Dogs are the new babies, or maybe the new pre-babies: After graduating from plants, young people learn to parent puppies before having a go at babies. And then of course many parents adopt dogs after their kids grow up and leave the nest.
Proof that we think of our dogs as children: We give them names fit for babies. All of the most popular names for dogs these days can also be used for people. Or is it vice versa?
Here, according to the site Rover.com, are the top 20 names for female dogs:
By Mikita Brottman
Ideally, we should wait until we’ve got a sense of a dog’s personality before picking out a name, but puppy-owners, like would-be parents, often have a name in mind long before they lay eyes on their new arrival.
Grisby is the first and only dog I’ve ever owned, and I had his name picked out before he was even born. One evening, my partner David and I watched a French movie from 1954 called Touchez Pas au Grisbi (translation: Don’t Touch the Loot). The film was about a band of world-weary French gangsters who sit around in a bar planning a heist and mumbling about le grisbi (old-fashioned French criminal slang whose equivalent is something like “loot” or “booty”).
As I recall, we both thought it would be an appropriate name for the dog we were planning to acquire not only because it was French (though we’ve Anglicized the spelling), but also because it’s a tough, macho way of saying “treasure,” perfect for a little French bulldog.
There’s less and less difference between pet names and baby names.
The most popular puppy names of 2013, according to the website Vetstreet, include a lot of names trendy for babies: Bella, Daisy, and Sadie for females; Max, Cooper, and Jack for males. Kitten names are also trending increasingly toward the human: Chloe and Nala, Oliver and Charlie.
All kinds of pets from hamsters to goldfish are more likely to be called by baby names these days than by a moniker like Fluffy or Fido.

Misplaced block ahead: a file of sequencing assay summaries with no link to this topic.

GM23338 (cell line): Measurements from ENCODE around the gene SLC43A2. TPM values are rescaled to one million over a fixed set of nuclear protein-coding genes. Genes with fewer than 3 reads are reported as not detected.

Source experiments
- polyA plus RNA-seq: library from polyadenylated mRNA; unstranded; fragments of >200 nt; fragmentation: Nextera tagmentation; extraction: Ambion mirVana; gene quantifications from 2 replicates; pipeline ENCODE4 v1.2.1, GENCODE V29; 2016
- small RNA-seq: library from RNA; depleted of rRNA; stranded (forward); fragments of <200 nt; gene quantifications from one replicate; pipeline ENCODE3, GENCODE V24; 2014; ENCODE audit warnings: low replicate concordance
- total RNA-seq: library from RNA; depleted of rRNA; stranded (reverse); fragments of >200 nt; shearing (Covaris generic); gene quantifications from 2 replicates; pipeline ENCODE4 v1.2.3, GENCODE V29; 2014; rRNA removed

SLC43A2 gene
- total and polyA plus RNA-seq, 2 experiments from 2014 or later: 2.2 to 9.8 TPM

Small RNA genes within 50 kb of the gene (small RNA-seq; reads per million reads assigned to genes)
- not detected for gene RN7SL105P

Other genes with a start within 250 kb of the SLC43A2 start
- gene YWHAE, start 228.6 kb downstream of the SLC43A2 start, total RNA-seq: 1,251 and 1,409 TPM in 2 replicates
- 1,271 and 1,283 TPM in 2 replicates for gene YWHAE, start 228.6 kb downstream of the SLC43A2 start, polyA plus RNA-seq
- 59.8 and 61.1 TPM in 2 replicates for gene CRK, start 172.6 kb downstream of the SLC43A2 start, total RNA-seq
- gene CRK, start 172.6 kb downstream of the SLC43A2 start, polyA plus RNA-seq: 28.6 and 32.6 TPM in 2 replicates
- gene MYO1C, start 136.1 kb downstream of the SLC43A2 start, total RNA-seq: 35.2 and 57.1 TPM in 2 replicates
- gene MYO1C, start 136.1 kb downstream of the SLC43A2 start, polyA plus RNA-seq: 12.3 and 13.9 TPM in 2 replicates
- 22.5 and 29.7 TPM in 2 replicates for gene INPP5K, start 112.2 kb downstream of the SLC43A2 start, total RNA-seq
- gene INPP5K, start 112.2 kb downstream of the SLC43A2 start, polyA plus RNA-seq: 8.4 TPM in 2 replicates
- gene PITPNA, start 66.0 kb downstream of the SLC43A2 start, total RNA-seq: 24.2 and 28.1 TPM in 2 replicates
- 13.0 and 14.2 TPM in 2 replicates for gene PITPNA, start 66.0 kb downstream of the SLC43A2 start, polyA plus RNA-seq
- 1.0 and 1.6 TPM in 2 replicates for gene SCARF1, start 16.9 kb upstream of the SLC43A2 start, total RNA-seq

A question over in the forums about naming vehicles inspired this week’s Question of the Week: What’s the most unusual thing you’ve ever named?
A car or a cabin?
A dog or a cat….or maybe a pet rat, snake, or lizard? Or maybe you named the squirrels who regularly raid your bird feeder, or the little orange lizards you used to catch and race when you were a kid.
A doll or a stuffed animal? A fictional character, or a body part?
Dog names have become indistinguishable from baby names, with virtually all the most popular and stylish dog names coming from the human lexicon.
Cities like New York and Seattle as well as smaller towns such as Wellesley, Massachusetts and several dog-oriented websites publish yearly tallies of most popular dog names. Top choices these days include Bella and Max, Molly and Jack, Sadie and Cooper.
One detailed rundown of the most popular dog names in New York City includes a really cool map of the top dog names in different neighborhoods. Residents of the tony Upper East Side, for instance, prefer Lucy, while denizens of the bohemian East Village like Lulu and dog-owners in a tough section of Queens favor Rocky.
Noted dog expert Stanley Coren has even written for Psychology Today about the art and science of naming dogs. A dog’s name is vitally important, Coren says, since it’s one of the few words he understands.
What about the human psychology of choosing dog names? You don’t have to be Freud to surmise that the current taste for human names is evidence that our dogs have become our babies, deserving of the same consideration and treatment as little boys and girls.